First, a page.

I've read two reviews of the documentary


Readings of secondary material (ie: movie reviews) are acceptable evidence.

Of course, direct experience with the primary material (ie: watching the movie directly) is preferred. But there's nothing wrong with basing your opinion on reviews (that is the point of reviews after all). Generally speaking, if someone makes a claim that they watched the movie directly however, I'll probably slant my opinion in their favor.

But yeah, there's nothing wrong with secondary material. Its just "weaker" evidence.
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Re: The Misogyny Kool-Aid

Postby LaserGuy » Thu Apr 13, 2017 9:04 am UTC

For the sake of interest, I found an extensive YouTube interview with the film's director, Cassie Jaye. I'm going to assume that the host doing the interview was himself an MRA (looking at his other content, I'm guessing he's a Bill Maher-style libertarian, but I didn't peruse anything further), or at least really sympathetic to the cause judging by the softball questions he was lobbing to her, but I have no reason to doubt the director's authenticity in her responses.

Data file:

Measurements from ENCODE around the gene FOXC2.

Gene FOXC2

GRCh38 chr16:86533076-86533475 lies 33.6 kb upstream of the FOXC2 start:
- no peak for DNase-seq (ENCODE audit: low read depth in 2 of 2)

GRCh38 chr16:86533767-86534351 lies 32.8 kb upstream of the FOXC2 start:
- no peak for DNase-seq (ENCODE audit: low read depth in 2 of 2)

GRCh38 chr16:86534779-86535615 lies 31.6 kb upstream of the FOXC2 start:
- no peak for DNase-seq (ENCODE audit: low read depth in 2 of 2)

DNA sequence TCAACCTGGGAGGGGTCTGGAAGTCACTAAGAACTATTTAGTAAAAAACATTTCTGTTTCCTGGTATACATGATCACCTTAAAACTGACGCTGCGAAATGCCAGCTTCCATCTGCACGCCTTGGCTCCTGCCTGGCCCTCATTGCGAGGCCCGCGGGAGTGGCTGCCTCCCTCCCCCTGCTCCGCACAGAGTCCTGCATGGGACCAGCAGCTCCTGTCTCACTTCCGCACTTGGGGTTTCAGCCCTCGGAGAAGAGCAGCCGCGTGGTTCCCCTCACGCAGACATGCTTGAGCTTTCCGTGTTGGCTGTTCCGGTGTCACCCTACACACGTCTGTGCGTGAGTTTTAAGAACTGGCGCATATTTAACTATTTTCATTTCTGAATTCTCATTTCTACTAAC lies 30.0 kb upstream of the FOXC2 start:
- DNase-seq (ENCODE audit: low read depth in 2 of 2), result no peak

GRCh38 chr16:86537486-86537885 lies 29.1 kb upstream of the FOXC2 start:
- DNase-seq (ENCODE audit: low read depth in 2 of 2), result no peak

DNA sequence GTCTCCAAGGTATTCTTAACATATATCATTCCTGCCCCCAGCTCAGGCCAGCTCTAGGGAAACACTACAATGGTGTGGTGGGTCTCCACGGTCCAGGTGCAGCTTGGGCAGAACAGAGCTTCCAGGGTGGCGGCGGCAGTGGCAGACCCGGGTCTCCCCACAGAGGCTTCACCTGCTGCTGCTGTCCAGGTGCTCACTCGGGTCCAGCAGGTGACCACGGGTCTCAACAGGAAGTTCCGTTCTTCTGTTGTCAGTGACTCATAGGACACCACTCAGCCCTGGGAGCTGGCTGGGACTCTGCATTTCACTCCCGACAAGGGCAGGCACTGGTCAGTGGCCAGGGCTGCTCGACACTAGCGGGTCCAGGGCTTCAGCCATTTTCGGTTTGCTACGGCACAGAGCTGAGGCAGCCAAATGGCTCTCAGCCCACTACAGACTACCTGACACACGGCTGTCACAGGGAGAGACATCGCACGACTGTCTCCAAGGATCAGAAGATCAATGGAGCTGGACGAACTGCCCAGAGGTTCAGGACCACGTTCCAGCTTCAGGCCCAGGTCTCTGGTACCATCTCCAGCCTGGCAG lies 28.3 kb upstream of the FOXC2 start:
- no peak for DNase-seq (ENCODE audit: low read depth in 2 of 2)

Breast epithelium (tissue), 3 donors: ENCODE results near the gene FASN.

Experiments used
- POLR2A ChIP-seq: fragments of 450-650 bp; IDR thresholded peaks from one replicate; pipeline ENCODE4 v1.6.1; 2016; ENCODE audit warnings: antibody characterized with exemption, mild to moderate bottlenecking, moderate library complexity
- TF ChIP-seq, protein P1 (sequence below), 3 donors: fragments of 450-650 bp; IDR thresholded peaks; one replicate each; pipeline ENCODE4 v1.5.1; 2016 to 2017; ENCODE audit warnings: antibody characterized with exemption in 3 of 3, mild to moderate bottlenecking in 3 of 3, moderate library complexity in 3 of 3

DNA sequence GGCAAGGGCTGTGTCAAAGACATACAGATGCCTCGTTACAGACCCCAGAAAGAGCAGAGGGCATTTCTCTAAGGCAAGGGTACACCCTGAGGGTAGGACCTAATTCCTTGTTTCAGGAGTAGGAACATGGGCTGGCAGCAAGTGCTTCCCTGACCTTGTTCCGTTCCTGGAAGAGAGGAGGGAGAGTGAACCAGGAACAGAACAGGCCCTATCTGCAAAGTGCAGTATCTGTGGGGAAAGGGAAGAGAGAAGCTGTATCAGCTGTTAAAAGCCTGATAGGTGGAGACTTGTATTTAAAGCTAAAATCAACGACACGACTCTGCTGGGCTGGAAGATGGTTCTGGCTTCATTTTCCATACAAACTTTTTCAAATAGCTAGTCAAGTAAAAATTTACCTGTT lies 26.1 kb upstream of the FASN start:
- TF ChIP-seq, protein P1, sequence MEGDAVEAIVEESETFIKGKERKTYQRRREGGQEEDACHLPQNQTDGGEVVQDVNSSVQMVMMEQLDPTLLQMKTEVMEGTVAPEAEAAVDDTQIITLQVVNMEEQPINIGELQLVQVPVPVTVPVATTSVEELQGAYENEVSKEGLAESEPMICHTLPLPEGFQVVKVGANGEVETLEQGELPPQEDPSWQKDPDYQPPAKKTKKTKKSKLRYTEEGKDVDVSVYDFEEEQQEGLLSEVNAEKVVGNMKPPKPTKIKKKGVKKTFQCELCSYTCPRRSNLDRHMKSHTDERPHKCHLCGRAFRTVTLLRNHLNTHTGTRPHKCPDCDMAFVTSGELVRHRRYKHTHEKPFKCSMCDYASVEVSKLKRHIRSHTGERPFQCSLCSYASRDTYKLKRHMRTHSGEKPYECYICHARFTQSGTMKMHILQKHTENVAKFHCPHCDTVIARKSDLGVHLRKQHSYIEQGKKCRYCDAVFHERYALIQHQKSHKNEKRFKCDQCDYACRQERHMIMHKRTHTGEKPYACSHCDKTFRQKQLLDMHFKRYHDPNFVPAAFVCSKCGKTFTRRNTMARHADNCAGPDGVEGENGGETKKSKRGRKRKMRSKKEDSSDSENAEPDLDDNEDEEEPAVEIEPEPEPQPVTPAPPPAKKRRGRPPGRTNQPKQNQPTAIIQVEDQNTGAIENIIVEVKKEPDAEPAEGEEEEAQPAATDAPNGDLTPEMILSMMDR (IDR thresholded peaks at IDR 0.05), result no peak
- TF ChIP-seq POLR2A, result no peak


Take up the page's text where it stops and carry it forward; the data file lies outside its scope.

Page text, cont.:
A few things I noticed:
-She has a weird understanding of feminism. First, she seems to believe that feminism only really became "mainstream" with in the past 10 years or so with the rise of social media, and prior to that point, calling yourself a feminist or believing a lot of the things she seems to think feminists believe wasn't really all that common. She likens feminism to a religion, though the only question that really throws her is when the interviewer asks her to define feminism, which she's unable or unwilling to do, though she does say (at an earlier point) that feminism is not simply a belief in equality of rights between men and women, but rather a particular ideological position (though she doesn't ever specify what that ideology is). I'm not really sure how to resolve the contradiction here, and she's never pressed to do so. A better interviewer would have explored this further.